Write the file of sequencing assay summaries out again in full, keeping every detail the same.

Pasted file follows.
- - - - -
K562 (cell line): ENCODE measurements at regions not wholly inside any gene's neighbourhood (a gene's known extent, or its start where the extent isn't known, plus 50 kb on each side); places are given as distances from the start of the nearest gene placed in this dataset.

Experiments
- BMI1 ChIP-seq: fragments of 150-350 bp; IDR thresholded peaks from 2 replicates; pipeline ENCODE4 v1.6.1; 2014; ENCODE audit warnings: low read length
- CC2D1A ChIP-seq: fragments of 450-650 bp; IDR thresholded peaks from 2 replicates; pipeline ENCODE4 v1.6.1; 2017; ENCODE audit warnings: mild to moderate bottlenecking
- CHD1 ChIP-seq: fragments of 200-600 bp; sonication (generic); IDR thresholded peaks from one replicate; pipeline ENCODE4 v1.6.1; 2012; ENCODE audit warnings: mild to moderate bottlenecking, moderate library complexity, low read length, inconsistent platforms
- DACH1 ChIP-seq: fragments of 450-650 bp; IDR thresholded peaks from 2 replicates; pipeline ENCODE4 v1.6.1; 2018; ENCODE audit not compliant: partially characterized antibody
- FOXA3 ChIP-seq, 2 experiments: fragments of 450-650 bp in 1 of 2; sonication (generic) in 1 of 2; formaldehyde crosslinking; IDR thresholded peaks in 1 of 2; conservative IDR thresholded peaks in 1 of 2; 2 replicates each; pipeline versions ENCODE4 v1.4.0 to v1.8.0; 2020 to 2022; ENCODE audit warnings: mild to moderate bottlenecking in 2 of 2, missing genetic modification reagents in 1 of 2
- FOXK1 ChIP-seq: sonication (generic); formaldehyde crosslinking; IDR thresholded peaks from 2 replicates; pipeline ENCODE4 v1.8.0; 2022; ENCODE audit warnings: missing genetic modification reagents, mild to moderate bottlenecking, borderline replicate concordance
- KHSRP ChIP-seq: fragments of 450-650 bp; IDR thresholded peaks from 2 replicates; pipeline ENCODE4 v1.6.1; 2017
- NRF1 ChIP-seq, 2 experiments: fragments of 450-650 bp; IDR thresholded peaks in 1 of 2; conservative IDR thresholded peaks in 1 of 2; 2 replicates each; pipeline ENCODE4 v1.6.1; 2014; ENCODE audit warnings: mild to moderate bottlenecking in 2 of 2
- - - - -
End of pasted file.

K562 (cell line): ENCODE measurements at regions not wholly inside any gene's neighbourhood (a gene's known extent, or its start where the extent isn't known, plus 50 kb on each side); places are given as distances from the start of the nearest gene placed in this dataset.

Experiments
- BMI1 ChIP-seq: fragments of 150-350 bp; IDR thresholded peaks from 2 replicates; pipeline ENCODE4 v1.6.1; 2014; ENCODE audit warnings: low read length
- CC2D1A ChIP-seq: fragments of 450-650 bp; IDR thresholded peaks from 2 replicates; pipeline ENCODE4 v1.6.1; 2017; ENCODE audit warnings: mild to moderate bottlenecking
- CHD1 ChIP-seq: fragments of 200-600 bp; sonication (generic); IDR thresholded peaks from one replicate; pipeline ENCODE4 v1.6.1; 2012; ENCODE audit warnings: mild to moderate bottlenecking, moderate library complexity, low read length, inconsistent platforms
- DACH1 ChIP-seq: fragments of 450-650 bp; IDR thresholded peaks from 2 replicates; pipeline ENCODE4 v1.6.1; 2018; ENCODE audit not compliant: partially characterized antibody
- FOXA3 ChIP-seq, 2 experiments: fragments of 450-650 bp in 1 of 2; sonication (generic) in 1 of 2; formaldehyde crosslinking; IDR thresholded peaks in 1 of 2; conservative IDR thresholded peaks in 1 of 2; 2 replicates each; pipeline versions ENCODE4 v1.4.0 to v1.8.0; 2020 to 2022; ENCODE audit warnings: mild to moderate bottlenecking in 2 of 2, missing genetic modification reagents in 1 of 2
- FOXK1 ChIP-seq: sonication (generic); formaldehyde crosslinking; IDR thresholded peaks from 2 replicates; pipeline ENCODE4 v1.8.0; 2022; ENCODE audit warnings: missing genetic modification reagents, mild to moderate bottlenecking, borderline replicate concordance
- KHSRP ChIP-seq: fragments of 450-650 bp; IDR thresholded peaks from 2 replicates; pipeline ENCODE4 v1.6.1; 2017
- NRF1 ChIP-seq, 2 experiments: fragments of 450-650 bp; IDR thresholded peaks in 1 of 2; conservative IDR thresholded peaks in 1 of 2; 2 replicates each; pipeline ENCODE4 v1.6.1; 2014; ENCODE audit warnings: mild to moderate bottlenecking in 2 of 2